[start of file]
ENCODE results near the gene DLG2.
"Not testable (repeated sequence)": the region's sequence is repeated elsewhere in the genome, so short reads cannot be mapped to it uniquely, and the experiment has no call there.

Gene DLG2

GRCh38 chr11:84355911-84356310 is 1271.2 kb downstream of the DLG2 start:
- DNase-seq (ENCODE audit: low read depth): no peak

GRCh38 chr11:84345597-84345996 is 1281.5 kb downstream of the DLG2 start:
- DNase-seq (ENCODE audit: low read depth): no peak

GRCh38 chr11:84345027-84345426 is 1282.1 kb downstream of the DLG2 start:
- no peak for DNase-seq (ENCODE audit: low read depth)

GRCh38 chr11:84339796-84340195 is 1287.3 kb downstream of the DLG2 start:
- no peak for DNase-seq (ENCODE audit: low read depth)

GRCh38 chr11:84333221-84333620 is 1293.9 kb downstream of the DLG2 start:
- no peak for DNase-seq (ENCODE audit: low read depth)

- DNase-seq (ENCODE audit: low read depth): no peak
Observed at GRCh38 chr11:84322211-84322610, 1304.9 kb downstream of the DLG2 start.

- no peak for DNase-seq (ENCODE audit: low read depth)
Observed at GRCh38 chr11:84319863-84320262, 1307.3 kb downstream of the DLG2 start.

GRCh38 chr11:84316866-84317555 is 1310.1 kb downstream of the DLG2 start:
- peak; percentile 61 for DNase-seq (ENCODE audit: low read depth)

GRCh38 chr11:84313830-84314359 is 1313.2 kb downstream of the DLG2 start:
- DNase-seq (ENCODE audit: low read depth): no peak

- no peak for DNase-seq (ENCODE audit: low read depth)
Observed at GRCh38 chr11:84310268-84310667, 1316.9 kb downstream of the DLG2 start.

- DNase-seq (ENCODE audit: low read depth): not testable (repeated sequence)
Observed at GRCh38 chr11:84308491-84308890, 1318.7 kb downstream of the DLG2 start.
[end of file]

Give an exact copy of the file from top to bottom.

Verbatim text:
ENCODE results near the gene DLG2.
"Not testable (repeated sequence)": the region's sequence is repeated elsewhere in the genome, so short reads cannot be mapped to it uniquely, and the experiment has no call there.

Gene DLG2

GRCh38 chr11:84355911-84356310 is 1271.2 kb downstream of the DLG2 start:
- DNase-seq (ENCODE audit: low read depth): no peak

GRCh38 chr11:84345597-84345996 is 1281.5 kb downstream of the DLG2 start:
- DNase-seq (ENCODE audit: low read depth): no peak

GRCh38 chr11:84345027-84345426 is 1282.1 kb downstream of the DLG2 start:
- no peak for DNase-seq (ENCODE audit: low read depth)

GRCh38 chr11:84339796-84340195 is 1287.3 kb downstream of the DLG2 start:
- no peak for DNase-seq (ENCODE audit: low read depth)

GRCh38 chr11:84333221-84333620 is 1293.9 kb downstream of the DLG2 start:
- no peak for DNase-seq (ENCODE audit: low read depth)

- DNase-seq (ENCODE audit: low read depth): no peak
Observed at GRCh38 chr11:84322211-84322610, 1304.9 kb downstream of the DLG2 start.

- no peak for DNase-seq (ENCODE audit: low read depth)
Observed at GRCh38 chr11:84319863-84320262, 1307.3 kb downstream of the DLG2 start.

GRCh38 chr11:84316866-84317555 is 1310.1 kb downstream of the DLG2 start:
- peak; percentile 61 for DNase-seq (ENCODE audit: low read depth)

GRCh38 chr11:84313830-84314359 is 1313.2 kb downstream of the DLG2 start:
- DNase-seq (ENCODE audit: low read depth): no peak

- no peak for DNase-seq (ENCODE audit: low read depth)
Observed at GRCh38 chr11:84310268-84310667, 1316.9 kb downstream of the DLG2 start.

- DNase-seq (ENCODE audit: low read depth): not testable (repeated sequence)
Observed at GRCh38 chr11:84308491-84308890, 1318.7 kb downstream of the DLG2 start.